Gintoli headed to World Deaf Ice Hockey Championships
Coming off one of the most successful seasons in men’s ice hockey history, forward Peter Gintoli ’16 is ready to help another team – Team USA – make a run at the 2013 World Deaf Ice Hockey Championships.
Team USA will head to Helsinki, Finland to compete at the World Deaf Hockey Championships beginning March 30. This is Gintoli’s second stint with the team, as he was a member of the 2009 bronze medal team when he was 17. This time around, he will be joined by his younger brother, Garrett, who is just 16 and will be the youngest competitor at the championships.
Like his mother, brother and sister, Gintoli was born with Melnick-Fraser Syndrome. Found in 1 out of 40,000 individuals, the genetic disorder is characterized by malformations in the inner and middle ear, causing hearing loss. Diagnosed as an infant, Gintoli has undergone surgery and the use of technological devices to assist in his hearing. Currently he has 70 percent hearing loss in his left ear and is, at best, 50/50 in his right.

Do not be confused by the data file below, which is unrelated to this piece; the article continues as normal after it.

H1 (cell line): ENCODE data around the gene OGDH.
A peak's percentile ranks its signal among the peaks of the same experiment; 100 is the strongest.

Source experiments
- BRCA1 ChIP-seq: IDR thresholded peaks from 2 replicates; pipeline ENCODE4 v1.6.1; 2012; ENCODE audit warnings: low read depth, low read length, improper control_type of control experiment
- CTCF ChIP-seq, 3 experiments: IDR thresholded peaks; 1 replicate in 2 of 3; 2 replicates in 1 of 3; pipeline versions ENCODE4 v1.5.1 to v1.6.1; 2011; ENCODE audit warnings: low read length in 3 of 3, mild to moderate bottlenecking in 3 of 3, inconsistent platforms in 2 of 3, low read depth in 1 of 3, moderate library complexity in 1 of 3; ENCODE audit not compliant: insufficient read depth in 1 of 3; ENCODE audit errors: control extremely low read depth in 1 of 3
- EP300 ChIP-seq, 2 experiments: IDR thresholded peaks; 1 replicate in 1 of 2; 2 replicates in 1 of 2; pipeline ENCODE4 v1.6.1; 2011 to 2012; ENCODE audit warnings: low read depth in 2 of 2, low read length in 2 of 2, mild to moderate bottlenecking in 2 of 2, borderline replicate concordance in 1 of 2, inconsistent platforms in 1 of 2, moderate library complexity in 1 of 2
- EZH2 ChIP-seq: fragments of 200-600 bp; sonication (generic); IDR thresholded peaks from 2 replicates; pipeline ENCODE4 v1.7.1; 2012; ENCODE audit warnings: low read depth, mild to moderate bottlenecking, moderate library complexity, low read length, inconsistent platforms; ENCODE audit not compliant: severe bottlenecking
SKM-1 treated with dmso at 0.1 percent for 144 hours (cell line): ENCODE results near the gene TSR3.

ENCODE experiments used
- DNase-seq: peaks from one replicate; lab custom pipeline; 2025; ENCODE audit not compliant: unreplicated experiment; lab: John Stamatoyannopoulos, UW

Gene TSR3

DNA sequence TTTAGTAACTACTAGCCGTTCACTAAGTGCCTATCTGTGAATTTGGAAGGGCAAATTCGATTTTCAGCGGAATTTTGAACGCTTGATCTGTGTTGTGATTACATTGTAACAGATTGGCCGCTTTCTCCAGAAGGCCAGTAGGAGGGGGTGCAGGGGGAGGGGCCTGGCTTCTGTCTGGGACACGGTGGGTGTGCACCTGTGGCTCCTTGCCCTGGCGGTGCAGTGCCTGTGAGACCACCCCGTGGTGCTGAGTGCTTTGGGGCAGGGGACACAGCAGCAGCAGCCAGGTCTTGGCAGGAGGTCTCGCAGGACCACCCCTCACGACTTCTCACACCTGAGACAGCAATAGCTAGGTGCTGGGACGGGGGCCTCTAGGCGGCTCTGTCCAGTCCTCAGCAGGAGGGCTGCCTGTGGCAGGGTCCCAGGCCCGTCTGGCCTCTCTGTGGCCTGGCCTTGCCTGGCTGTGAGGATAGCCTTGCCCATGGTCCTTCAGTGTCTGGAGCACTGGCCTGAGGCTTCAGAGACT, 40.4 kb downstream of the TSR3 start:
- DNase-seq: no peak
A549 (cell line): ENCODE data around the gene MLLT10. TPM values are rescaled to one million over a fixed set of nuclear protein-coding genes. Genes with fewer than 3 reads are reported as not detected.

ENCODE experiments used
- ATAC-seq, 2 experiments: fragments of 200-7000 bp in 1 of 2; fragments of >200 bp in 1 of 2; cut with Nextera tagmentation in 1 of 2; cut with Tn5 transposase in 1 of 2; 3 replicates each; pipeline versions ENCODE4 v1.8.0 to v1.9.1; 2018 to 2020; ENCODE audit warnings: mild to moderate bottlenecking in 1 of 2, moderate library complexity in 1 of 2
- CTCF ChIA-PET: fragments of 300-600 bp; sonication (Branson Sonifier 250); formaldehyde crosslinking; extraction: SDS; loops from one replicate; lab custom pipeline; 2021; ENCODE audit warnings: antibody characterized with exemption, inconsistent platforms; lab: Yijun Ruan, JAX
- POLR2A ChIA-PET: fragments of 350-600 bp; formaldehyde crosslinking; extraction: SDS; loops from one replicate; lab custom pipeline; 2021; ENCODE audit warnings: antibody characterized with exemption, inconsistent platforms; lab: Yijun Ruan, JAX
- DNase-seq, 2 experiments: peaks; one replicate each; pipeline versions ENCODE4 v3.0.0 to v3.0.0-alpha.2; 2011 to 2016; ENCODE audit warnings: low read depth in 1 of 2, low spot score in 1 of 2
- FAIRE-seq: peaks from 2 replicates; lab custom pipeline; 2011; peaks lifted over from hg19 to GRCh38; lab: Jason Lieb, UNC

The World Deaf Hockey Championships draw the same ice hockey powerhouses that exist in the hearing world: Russia, Canada, Finland, Sweden and the United States. Asked if someone would notice any differences watching a deaf competition, Gintoli said, “The game is the same with just a couple of differences. Each team must have someone on the bench who can sign the coach’s instructions as all players are prohibited from using any hearing aids during competition.”
There is one technological aid available to the players. “When a referee blows his whistle, an official at the scoring table pushes a button triggering a series of coordinated lights around the rink to blink three times so that we know the play is over,” Gintoli said. “Honestly, we don’t need it that often because we all know the game so well.”
At Salve Regina this season, Gintoli and the Seahawks tied for the second-most win total in the program’s history and went to the Eastern Collegiate Athletic Conference Northeast championship game for the first time.
“I love the kid,” said heach coach Andy Boschetto. “He is awesome. We lucked out getting him. He exudes passion for everything he does and it is contagious. As a freshman, he is already a team leader because everyone on the team sees his work ethic, passion and willingness to do what it takes for the team.”